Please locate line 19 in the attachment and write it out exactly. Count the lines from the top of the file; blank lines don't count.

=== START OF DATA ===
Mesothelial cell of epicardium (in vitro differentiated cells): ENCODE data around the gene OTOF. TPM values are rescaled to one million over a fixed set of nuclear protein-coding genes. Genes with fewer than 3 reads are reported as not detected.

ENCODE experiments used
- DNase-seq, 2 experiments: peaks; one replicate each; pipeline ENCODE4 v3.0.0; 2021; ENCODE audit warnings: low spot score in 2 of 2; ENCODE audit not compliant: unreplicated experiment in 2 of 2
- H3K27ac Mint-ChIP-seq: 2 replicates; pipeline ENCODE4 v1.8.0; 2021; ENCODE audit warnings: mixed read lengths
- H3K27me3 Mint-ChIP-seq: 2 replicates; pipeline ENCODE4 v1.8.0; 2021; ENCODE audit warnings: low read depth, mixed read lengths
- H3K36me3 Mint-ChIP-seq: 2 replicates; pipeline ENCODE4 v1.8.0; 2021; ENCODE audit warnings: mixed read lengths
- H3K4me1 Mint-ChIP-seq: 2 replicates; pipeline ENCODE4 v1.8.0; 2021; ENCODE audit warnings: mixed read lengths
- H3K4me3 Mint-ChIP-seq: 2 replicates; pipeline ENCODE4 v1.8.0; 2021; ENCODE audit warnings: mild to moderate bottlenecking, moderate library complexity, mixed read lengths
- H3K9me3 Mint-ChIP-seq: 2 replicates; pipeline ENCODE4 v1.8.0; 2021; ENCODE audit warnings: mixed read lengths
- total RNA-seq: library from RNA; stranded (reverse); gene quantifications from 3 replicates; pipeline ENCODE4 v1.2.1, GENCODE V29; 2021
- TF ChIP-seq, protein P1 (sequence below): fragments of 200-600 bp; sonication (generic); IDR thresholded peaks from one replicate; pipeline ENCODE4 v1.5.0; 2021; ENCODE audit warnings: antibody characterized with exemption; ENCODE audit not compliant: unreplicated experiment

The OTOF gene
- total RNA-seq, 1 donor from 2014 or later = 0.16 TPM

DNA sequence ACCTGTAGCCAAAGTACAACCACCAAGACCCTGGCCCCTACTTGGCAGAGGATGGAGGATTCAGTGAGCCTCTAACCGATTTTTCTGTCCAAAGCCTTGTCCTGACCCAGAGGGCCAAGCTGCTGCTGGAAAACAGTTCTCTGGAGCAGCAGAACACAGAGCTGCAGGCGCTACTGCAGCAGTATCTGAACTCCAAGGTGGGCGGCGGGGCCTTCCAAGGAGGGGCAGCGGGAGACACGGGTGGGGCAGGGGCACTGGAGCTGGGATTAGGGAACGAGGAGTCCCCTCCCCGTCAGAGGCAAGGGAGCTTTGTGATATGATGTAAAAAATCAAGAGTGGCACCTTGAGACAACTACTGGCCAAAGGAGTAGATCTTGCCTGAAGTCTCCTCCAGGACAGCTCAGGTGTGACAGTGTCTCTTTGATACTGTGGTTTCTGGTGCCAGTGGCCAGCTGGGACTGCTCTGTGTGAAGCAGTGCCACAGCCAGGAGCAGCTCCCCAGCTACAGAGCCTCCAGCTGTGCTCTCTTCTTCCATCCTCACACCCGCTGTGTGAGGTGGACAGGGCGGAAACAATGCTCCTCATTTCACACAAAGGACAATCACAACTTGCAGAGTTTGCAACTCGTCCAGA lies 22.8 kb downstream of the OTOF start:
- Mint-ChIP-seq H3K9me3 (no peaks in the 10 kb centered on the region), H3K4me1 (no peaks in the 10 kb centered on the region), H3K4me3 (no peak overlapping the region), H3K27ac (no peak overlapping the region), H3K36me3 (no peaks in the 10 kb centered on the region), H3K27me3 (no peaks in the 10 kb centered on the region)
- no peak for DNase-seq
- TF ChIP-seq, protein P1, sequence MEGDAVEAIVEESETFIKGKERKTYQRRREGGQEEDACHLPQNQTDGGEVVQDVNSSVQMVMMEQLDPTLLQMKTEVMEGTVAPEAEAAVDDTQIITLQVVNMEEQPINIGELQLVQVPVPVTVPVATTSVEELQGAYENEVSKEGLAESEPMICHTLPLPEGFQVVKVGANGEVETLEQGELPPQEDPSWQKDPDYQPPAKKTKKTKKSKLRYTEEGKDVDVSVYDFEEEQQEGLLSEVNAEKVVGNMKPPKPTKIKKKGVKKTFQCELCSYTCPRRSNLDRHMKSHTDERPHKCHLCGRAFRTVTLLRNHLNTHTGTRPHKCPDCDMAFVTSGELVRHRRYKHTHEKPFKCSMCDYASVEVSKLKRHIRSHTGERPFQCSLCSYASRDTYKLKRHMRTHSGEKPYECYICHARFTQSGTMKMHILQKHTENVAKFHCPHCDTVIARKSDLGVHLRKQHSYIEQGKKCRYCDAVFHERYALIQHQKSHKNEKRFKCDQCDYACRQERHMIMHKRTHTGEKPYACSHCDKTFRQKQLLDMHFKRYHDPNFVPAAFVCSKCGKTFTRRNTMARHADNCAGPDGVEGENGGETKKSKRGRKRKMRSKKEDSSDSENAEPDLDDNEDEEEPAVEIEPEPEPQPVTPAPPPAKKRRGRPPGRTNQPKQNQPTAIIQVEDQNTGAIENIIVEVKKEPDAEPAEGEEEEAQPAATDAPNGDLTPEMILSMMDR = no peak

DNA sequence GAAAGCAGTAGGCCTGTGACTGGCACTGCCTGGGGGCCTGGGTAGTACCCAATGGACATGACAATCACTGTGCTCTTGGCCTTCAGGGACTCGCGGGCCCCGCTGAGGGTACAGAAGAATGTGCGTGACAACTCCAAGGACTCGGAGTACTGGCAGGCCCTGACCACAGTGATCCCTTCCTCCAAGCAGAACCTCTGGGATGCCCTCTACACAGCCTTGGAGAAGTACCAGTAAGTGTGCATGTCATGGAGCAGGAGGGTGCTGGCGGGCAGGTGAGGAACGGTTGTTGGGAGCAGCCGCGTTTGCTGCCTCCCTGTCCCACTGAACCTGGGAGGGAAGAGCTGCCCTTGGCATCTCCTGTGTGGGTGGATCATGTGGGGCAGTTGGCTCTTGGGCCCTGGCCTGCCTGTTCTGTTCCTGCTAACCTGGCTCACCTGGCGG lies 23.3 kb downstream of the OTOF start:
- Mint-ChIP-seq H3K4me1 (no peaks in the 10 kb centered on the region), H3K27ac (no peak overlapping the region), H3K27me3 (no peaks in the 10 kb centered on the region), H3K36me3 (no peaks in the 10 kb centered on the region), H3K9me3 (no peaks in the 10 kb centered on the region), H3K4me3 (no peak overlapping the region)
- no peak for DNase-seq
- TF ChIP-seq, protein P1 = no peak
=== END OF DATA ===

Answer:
- Mint-ChIP-seq H3K4me1 (no peaks in the 10 kb centered on the region), H3K27ac (no peak overlapping the region), H3K27me3 (no peaks in the 10 kb centered on the region), H3K36me3 (no peaks in the 10 kb centered on the region), H3K9me3 (no peaks in the 10 kb centered on the region), H3K4me3 (no peak overlapping the region)